tropical fruit character of this most delicate example
of Islay whisky. An excellent alternative to its peatier
boo-na-hav'n, from the Gaelic for "the mouth of the river")
of Islay's distilleries, on the island's eastern shore
overlooking the Sound of Jura. It is, quite literally,
the end of the road: north of the distillery is nothing
but the wild headland of Rudha a' Mhˆil. It has
changed very little since it opened in 1883. Like many
of the distilleries on the island, a little community
has grown around it, and it is appropriate that both
share the same name. Bunnahabhain is unique among Islay
malts in that it draws some of its water from springs,
which means there is comparatively little peat in it.
This contributes to the lightness of the whisky, which
is often described as the least Islay-like of the island's
Taste: Sweeter and lighter than
other Islay malts, with lightly nutty and fresh, grassy
notes and a slight saltiness. It has the faintest hint
of smoke and a herbal tang.
Bunnahabhain distillery is also the home
of Black Bottle, a whisky which has been crafted over
time to fully embrace the intensity of Islay Malt Whisky
in a complex, satisfying blend. There are two excellent
variants, Black Bottle and Black Bottle 10 Year Old.
Caol Ila (pronounced cool-eela,
from the Gaelic for "Sound of Islay")
Originally established in 1846, the
distillery named after the narrow strip of water that
separates Islay from Jura on whose shore it sits, is
near the tiny ferry terminal at Port Askaig.
The distillery draws its water from
nearby Loch nam Ban, whose waters are richer in limestone
and lighter in peat deposits than those on the southern
and western sides of the island. Consequently, like
its near neighbour Bunnahabhainn, Caol Ila's whisky
is noticeably lighter and less smoky than most Islay
Sweet floral fragrances with a firm body and malty taste,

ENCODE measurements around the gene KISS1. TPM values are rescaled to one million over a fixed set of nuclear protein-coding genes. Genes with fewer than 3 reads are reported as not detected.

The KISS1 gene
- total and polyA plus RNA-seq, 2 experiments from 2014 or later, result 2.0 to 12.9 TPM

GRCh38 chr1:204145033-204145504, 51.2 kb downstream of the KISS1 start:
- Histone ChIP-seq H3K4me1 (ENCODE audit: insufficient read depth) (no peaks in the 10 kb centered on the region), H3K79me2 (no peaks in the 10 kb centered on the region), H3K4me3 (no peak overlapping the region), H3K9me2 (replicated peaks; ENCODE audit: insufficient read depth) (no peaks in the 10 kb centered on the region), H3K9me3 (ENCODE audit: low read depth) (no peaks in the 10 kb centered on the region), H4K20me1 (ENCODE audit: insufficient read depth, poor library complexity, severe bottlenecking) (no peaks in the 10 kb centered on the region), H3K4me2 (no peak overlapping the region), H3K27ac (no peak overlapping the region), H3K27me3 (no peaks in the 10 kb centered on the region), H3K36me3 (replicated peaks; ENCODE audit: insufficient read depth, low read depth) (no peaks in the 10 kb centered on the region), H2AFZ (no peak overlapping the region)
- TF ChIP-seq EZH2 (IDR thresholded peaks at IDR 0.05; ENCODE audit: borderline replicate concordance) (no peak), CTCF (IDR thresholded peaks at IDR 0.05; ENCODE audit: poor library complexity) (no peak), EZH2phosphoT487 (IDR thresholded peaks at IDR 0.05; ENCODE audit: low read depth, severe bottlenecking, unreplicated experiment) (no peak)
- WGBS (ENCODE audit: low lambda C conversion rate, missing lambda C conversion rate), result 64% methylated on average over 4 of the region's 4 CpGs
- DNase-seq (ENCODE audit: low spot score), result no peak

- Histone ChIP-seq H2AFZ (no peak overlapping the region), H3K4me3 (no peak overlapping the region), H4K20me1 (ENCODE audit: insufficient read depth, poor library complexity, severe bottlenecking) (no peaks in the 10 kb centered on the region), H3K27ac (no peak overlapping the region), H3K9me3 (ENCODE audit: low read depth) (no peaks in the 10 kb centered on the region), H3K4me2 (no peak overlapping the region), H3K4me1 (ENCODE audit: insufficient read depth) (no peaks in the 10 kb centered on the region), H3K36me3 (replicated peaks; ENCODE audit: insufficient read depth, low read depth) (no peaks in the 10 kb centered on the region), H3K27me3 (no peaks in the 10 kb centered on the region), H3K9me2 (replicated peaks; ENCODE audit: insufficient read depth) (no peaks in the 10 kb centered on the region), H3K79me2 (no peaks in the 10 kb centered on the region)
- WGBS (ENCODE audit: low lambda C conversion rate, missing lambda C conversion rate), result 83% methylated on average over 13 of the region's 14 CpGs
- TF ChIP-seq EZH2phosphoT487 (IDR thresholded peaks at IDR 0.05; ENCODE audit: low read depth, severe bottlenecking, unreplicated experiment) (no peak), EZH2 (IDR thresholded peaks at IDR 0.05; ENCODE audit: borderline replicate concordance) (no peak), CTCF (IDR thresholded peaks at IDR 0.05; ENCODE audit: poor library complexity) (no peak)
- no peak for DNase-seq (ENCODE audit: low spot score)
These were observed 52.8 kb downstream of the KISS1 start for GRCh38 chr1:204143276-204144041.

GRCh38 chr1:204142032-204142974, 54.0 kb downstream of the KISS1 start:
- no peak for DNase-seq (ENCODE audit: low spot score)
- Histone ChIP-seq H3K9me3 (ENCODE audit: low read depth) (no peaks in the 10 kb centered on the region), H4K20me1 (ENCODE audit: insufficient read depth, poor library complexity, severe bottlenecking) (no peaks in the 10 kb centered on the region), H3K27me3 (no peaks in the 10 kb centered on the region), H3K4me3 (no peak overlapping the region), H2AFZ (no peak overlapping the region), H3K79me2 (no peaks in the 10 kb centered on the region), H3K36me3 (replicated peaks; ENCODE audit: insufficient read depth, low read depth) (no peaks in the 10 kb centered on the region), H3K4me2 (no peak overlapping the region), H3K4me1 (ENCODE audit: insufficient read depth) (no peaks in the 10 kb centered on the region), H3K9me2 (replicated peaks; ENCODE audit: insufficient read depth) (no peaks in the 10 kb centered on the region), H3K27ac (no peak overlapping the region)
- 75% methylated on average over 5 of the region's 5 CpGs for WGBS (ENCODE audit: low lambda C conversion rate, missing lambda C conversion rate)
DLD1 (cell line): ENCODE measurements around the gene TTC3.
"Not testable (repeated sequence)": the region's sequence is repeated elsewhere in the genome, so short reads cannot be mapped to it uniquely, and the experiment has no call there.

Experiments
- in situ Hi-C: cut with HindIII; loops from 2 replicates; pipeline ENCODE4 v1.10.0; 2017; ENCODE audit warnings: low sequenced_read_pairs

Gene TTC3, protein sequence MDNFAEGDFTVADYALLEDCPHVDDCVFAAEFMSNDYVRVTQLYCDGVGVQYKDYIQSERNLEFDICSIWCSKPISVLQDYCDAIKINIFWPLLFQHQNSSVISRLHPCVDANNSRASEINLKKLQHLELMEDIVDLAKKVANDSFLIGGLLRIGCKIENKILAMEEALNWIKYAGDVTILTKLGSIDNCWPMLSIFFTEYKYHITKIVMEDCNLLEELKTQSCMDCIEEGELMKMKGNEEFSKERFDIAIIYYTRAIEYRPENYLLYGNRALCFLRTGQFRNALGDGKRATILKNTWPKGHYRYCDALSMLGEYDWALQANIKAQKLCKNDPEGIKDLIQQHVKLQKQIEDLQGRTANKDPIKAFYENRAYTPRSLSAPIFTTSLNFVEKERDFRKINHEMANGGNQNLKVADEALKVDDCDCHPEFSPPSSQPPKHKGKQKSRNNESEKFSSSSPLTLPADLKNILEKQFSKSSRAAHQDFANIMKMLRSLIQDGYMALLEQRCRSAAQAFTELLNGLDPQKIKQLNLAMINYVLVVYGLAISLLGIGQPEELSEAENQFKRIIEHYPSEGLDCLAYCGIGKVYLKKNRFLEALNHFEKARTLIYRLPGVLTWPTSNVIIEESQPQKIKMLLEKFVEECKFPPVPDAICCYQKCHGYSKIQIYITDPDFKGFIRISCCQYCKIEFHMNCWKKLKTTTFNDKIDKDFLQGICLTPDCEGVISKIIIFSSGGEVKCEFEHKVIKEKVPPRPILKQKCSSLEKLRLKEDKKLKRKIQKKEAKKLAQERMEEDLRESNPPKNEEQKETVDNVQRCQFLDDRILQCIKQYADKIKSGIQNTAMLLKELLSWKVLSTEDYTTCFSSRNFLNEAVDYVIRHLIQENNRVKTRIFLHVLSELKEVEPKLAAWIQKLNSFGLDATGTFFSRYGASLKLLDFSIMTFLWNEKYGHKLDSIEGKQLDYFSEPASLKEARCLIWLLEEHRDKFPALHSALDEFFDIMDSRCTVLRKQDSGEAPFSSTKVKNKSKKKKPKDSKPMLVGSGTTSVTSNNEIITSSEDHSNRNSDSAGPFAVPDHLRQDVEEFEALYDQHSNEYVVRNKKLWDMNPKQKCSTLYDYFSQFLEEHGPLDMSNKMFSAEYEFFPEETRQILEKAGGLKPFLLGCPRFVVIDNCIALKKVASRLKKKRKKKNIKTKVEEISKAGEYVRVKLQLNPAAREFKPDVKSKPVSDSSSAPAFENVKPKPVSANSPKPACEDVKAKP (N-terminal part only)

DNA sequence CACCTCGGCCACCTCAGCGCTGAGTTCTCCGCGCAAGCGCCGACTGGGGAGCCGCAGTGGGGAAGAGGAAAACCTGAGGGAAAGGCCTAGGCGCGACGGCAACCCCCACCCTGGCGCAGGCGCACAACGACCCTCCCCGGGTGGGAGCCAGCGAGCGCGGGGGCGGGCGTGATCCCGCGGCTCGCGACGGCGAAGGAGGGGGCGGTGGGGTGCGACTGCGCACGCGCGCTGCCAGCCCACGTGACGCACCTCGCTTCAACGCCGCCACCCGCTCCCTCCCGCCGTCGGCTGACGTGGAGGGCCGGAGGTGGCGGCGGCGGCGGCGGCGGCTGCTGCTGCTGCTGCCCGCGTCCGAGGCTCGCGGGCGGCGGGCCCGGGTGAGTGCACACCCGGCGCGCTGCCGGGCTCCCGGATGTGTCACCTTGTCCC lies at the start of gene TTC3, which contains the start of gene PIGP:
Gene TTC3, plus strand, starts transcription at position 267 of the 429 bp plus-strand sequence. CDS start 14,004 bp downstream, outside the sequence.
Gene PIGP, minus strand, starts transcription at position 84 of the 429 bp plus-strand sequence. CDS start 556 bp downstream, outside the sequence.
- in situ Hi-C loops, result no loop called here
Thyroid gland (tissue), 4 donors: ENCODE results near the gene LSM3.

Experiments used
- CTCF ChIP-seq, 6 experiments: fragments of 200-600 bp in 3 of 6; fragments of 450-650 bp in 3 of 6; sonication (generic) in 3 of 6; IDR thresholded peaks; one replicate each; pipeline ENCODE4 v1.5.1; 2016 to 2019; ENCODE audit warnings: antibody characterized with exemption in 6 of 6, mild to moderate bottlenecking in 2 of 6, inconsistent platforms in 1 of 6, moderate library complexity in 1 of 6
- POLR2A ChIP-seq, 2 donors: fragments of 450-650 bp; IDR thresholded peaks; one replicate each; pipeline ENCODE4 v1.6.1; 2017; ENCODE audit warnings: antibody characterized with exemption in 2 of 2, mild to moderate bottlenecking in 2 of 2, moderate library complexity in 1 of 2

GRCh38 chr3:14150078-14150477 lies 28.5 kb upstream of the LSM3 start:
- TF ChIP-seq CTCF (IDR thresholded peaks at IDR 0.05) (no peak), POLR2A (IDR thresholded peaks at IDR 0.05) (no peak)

a long finish with delicate aromas and light smoke.
lag a voolin from the Gaelic meaning ‘the hollow of
Founded in 1861, although the grounds
of the distillery encompass an ancient stronghold of
the Lords of the Isles known as Dun Naomahaig. It is
thought that as many as a dozen illicit stills once
operated in the Port Ellen area where the Lagavulin
distillery still stands on Islay’s southern shore.
Over time, they slowly merged to form the modern version
which, by as early as the 1870s, was producing over
75,000 gallons of whisky a year!
Taste: A powerful peat-smoke nose
with seaweed and some sweetness, salty and sweet flavours
with hints of wood and a long peaty-salt finish.
Lafroyg, from the Gaelic meaning ‘beautiful hollow by
the broad bay’)
One of the best known malt whiskies
in the world. It’s fair to say with its intensely
medicinal flavours, Laphroaig is a whisky you either
love or hate!
One of the few distilleries to maintain
its own maltings. Laphroaig has many of its original
buildings which help to retain much of the character
that made it famous. It harvests its own unique peat
bogs and takes water from its own source to produce